The Valley voted overwhelmingly for John McCain in 2008; they'll vote for whomever the Republicans put up in 2012. Not because of who those people are, per se. The Valley will never trust anybody from the outside that would dare dictate its terms of existence in any way, and will put its faith in those who will leave it alone. The Valley knows that those outside its wide-open spaces don't fully grasp its rhythms and ways. It finds campaign visits with rolled-up sleeves and flannel shirts both flattering and humorous; the Valley doesn't really "get" them, either. There's an active, thinking-person's conservatism here, rooted in the knowledge of incurable mutual misunderstanding.
But the Valley is connected with the country at large by the shared language of Our Game: forwards, guards, high screens and pick-and-rolls. We all operate under the same system of mathematics: 40 minutes, 94 feet, two and three points. And through this great sport, I came to know the Valley. It's always a family atmopshere in Peoria. Numerous generations -- young and old -- have shared and passed along stories of the Famous Five, the National Invitation Tournament titles, Robertson Field House, Paul Unruh, and Chet the Jet. Modern day Hilltop fans fixate on the undefeated MVC season in 1986, Dick Versace, Jim Les, Hersey "The Hawk" Hawkins and his nation's-best scoring average in 1988... and more recently, the Sweet Sixteen campaign of 2006.
I received my virtual introduction to the Valley by way of Bradley. Back in our first season, during that first 100 Games Project, college students with bradley.edu e-mail addresses would write to me quoting stats and seasons, invoking names of Braves who hadn't taken the court in 60 years. I thought, how could this be? Were these aging professors posing as students, and why? The next year, during the star-crossed season of 2005-06, I figured it all out for myself. Hours before tipoff, I parked my rental car in downtown Peoria near a little old porn shop, and entered the hulking Civic Center. I watched Carver Arena fill up slowly -- I remember thinking that I'd never seen so many white-haired people at one basketball game before. But then I realized I'd never seen so many children running around the aisles, either. Four generations in a single arena; and that's when I fully understood.
The Valley is a continuum. It was there before people my age was even born, and it will continue to exist when all of us are gone. At places like Bradley, the older generations impress upon the young kids the stories and tales of the past; most of all, they teach them the importance of showing up and seeing for themselves the new stories unfold.Hall of Fame Coach Eddie Hickey brought Creighton to the third-ever NCAA Tournament in 1941. Then, a Bluejay basketball player named Bob Gibson took professional turns as a Harlem Globetrotter. Paul Silas set NCAA rebounding records, won NBA titles with Boston, and later became a coach and executive in the pros. Led by Dana Altman, Creighton has built the kind of program that others in the league now aspire to become. The Jays have put together twelve straight postseason-worthy seasons, six Arch Madness titles... as well as a 17,000-seat arena, the true Taj Mahal of the Valley's civic buildings. Bluejay basketball converts Nebraska football fans into hoops junkies in the winter, and the Qwest Center packs in some of the largest crowds in the country on a weekly basis.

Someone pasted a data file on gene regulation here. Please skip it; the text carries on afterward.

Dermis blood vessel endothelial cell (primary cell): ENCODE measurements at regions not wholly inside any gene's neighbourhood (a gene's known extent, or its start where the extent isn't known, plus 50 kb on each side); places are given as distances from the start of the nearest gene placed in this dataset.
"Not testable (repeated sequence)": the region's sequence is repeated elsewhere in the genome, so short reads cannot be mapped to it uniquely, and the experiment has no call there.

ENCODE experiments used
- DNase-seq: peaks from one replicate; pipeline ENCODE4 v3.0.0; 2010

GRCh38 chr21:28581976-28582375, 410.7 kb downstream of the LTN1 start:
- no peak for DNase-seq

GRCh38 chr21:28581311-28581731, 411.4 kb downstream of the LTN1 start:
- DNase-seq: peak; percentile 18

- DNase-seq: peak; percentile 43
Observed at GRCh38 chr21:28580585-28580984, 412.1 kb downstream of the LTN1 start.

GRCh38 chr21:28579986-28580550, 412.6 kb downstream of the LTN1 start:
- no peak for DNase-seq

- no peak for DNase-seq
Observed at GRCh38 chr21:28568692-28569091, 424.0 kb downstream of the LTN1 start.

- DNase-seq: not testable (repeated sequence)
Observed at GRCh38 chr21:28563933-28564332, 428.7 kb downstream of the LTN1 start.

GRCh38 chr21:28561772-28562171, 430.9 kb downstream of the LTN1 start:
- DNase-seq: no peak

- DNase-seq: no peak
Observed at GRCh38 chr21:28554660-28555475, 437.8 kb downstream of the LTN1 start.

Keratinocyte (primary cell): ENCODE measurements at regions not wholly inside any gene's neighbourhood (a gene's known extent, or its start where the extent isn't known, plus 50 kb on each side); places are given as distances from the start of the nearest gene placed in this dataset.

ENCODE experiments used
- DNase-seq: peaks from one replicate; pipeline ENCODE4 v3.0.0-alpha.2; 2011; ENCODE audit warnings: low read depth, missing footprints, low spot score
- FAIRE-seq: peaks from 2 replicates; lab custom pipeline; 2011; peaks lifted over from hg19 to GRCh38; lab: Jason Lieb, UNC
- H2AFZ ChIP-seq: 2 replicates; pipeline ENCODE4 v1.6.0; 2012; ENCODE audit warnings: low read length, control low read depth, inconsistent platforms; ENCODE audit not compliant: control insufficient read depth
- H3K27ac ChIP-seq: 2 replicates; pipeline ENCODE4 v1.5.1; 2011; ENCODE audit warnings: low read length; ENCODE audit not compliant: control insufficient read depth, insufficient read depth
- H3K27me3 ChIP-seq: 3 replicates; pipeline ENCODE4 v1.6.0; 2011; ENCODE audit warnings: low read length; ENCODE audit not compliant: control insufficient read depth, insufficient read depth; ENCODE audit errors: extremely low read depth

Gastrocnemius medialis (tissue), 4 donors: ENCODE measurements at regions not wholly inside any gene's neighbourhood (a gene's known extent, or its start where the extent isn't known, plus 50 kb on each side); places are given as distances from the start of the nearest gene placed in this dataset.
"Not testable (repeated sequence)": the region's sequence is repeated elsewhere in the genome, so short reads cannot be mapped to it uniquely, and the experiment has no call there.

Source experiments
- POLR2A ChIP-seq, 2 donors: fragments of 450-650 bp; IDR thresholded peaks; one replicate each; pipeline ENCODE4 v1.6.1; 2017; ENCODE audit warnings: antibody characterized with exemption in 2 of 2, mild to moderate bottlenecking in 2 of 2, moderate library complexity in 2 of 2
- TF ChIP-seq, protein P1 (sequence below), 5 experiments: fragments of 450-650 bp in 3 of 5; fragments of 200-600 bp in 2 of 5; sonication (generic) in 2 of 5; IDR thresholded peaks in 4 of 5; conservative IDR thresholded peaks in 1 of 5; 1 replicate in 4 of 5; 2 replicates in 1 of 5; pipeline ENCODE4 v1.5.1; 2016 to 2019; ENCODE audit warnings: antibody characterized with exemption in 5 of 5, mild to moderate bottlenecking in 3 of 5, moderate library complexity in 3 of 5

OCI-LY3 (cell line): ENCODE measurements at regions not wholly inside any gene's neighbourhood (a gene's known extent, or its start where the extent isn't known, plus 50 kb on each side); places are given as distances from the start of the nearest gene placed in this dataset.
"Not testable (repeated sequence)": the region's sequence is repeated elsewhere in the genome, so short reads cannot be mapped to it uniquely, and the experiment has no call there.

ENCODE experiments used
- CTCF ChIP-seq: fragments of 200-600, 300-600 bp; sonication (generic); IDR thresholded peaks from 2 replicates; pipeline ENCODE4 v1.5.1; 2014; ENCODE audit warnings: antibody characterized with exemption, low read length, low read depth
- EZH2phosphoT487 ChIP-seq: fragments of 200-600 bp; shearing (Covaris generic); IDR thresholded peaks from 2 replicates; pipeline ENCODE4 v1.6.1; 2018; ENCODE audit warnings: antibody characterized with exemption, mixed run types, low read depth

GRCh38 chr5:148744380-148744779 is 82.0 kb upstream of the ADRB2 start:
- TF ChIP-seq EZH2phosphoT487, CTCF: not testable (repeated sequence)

The first Valley game I ever attended as a national sportswriter was Bradley-Creighton at the Qwest Center, January 2006. That was when I was introduced to the Creighton crazies, who can write funnier signs than anyone, yell for two hours minutes as if life on earth would cease if they stopped, and, as per Valley legend, drink any other fanbase under any table, anywhere. I remember sitting next to the Bluejay bench, listening to the coach scream hoarse instructions during the huddles (Altman's Army, indeed). But in all of that loudness, I'll never forget a tiny little quiet moment.
Seconds before tipoff, one of the officials from the scorer's table came over to my station with the ball. "Touch it," he said. "For good luck." I assumed he meant good luck for me
, because I sure needed it. But it was such a kind and unexpected gesture, an invitation to a complete outsider to come through the Valley's front door. And it was a great game.There's a real Ivy League feel at Drake. It's a school known more for Canadian Football League star Johnny Bright and the Drake Relays, but the Bulldog basketball program has had its share of success. MVC Hall of Fame Coach Maury John authored the "Belly-Button Defense," leading the Dogs to the 1969 Final Four -- losing narrowly to UCLA in the semis before crushing North Carolina in the consolation game by 20 points. And Drake's Cinderella season in 2008 was the talk of the entire nation, led by the Valley's ultimate Everyman player, Adam Emmenecker.